Just read another article about this, on a car magazine website, together with the responses from readers. The usual kind of scenario. The car is driving you along the road and a child runs out in front. Only options are to hit the child or mount the pavement and hit a number of adults. this was followed by the usual discussion about the greater good and the need for programming to be consistent across manufacturers and tske account of what a human driver would do.
In all such articles/discussions I have read online none have considered what seems to me to be the most likely thing that a human driver would do. In such a situation you are not going to have time to weigh up the situation and make a rational and considered decision, most people will surely just panic, slam on the brakes and freeze until stopped. Could an autonomous car be programmed to do that, or would that be morally wrong?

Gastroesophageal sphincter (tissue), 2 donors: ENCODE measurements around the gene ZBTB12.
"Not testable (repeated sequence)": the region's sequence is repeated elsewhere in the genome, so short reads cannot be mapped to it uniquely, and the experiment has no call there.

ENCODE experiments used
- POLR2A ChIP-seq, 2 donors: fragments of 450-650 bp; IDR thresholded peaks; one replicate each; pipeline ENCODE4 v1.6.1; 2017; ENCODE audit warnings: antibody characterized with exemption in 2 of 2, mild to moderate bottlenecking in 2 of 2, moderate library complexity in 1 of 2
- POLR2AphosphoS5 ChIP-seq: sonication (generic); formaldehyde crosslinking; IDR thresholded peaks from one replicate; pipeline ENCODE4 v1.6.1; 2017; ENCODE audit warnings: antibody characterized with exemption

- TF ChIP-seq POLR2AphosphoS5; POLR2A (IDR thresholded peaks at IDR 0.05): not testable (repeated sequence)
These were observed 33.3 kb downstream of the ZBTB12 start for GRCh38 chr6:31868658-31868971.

autonomous cars are going to appeal greatly to those of us reaching the end of our driving career who might be struggling to drive due to ill health, poor eyesight etc. and also to the disabled, All of which are not going to be able to take over control in an emergency.
I'll be interested to see what the government does about licensing to "drive" one of these things
It's more than quite a pity, who's going to help me load and unload the luggage/shopping/wheeled walker/wheelchair? and take the longer but quicker route to the train station avoiding the rail crossing barriers down.